Malawi Government’s public spending is expected to grow in the 2013/14 financial year as donor-government relations continue to improve, according to a forecast from the Economist Intelligence Unit (EIU).
The EIU—the world’s foremost provider of country, industry and management analysis—has attributed this to expected rise in grants, partly due to new commitments by donors and currency depreciation, which boosts their value in local currency terms.
“Fiscal constraints are expected to ease slightly from 2013/2014 as the effects of the currency adjustment moderate, arrears are cleared and subsidies are scaled down further.
“Domestic revenue is forecast to grow as tax and customs administrations are strengthened and economic activity picks up,” says the EIU in November outlook for Malawi.
Government is this year implementing an austerity budget to control unnecessary public expenditure at a time the economy is tanking in an environment of galloping inflation at 33.3 percent and interest rates, rising cost of living and an anticipated slowdown in gross domestic product (GDP) growth of 1.9 percent from an initial 4.3 percent.
Early this month, the Office of the President and Cabinet (OPC) announced nine expenditure control measures to rein in on public spending to be in line with an 18-months economic recovery plan (ERP).
Chief Secretary Bright Msaka called on all controlling officers and heads of departments to adhere to the instituted measures and that disciplinary action shall be taken against controlling officers for any financial impropriety taking place in their ministries.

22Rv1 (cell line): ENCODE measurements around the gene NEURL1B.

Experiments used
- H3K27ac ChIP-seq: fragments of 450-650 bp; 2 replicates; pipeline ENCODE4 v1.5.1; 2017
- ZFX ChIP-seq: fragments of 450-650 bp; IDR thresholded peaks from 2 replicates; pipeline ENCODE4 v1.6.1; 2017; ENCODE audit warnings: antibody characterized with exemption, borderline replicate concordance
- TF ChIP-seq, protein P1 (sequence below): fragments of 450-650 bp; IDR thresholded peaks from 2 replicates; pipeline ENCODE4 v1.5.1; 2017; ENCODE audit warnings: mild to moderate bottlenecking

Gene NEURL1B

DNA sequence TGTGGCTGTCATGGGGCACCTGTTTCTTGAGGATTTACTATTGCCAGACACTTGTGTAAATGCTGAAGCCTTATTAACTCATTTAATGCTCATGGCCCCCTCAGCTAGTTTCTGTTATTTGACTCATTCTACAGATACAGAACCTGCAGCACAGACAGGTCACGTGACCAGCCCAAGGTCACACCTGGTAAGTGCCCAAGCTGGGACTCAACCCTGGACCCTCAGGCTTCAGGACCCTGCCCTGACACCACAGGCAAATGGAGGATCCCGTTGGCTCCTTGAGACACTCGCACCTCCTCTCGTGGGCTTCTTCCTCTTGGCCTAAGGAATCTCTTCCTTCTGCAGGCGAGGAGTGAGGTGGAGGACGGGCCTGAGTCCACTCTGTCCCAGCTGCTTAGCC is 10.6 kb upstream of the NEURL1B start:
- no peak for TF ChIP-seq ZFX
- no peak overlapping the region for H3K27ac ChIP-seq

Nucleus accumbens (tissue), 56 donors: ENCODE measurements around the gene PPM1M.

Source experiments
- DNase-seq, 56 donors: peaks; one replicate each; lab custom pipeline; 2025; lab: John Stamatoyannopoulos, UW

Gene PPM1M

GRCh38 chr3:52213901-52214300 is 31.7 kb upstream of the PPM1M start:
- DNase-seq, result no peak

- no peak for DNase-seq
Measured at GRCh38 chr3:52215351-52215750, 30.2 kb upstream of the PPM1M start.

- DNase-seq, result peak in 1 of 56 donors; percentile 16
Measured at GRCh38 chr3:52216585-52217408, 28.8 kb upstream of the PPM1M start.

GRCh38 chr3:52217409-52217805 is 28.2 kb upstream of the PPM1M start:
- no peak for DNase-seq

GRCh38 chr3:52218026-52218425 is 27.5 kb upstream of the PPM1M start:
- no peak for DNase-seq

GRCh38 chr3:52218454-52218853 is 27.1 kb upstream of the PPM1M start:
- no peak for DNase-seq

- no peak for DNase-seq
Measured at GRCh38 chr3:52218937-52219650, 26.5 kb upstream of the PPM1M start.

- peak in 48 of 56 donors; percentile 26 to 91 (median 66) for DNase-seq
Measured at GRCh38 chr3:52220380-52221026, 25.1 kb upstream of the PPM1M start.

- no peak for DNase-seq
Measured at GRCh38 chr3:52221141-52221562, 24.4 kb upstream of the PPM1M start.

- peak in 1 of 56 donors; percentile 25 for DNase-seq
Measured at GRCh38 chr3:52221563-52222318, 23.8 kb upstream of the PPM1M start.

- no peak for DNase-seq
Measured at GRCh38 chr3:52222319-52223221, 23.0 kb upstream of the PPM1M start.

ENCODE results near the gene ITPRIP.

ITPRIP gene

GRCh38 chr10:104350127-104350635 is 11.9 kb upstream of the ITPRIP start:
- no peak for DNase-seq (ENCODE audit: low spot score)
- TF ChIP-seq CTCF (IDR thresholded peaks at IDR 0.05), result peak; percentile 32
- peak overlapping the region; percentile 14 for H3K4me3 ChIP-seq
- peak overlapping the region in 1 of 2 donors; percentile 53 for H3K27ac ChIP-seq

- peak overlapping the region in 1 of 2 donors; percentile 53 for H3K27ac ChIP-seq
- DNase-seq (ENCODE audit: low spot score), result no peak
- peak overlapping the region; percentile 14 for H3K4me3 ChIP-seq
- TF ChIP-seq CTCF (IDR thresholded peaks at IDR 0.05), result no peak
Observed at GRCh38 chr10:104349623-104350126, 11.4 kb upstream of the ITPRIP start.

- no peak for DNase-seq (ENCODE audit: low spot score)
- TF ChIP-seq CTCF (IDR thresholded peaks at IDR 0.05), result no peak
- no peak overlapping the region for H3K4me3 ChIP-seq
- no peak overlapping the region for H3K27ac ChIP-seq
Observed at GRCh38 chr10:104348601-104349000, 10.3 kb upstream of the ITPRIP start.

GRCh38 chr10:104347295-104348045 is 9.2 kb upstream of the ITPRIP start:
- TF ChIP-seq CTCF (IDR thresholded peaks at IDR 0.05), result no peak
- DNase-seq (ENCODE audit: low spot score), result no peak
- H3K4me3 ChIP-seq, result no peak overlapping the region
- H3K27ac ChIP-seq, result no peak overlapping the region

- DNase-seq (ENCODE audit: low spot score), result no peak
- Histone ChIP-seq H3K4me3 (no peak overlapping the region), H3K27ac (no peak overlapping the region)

The EIU says grants will continue to increase in the year ahead, though at a slower pace, as donors continue to support the government’s economic reform programme.
But the think-tank says current spending will, however, also rise in 2013/2014 in the run-up to the elections, and will then moderate as inflation declines.
It says development spending is expected to pick up from 2013/2014 and this will strengthen the economy’s long-term growth, although continued weaknesses in the efficiency of public spending will hinder spending execution and constrain its impact.
Finance Minister Dr. Ken Lipenga, in the 2012/13 budget, said they estimate the overall balance to post a substantial fiscal deficit of about K70 billion (about $206 million), a nominal deviation of about K74 billion (about $217 million) from the initially planned repayment of K3.97 billion (about $11.6 million) which is equivalent to 1.5 percent of GDP.
The EIU, however, said the deficit is forecast to peak at 3.4 percent of GDP in 2013/2014, before moderating to 1.2 percent of GDP in 2015/16 financial year.
“The deficits will be financed primarily with external concessional borrowing,” says the EIU.
In its monthly economic review for November 2012, Nico Asset Managers Limited said improved inflow of donor funds may help government resume most of its development projects that were on hold and; hence, result in improved economic activity which might effectively improve private sector activity.
“Better donor inflows will enable funds for the development budget to improve and we could see government’s developmental projects getting back on track,” said the investment advisory firm.
Economic commentators have advised government to balance between cutting unnecessary expenditure and ensuring that delivery of public goods and services does not suffer.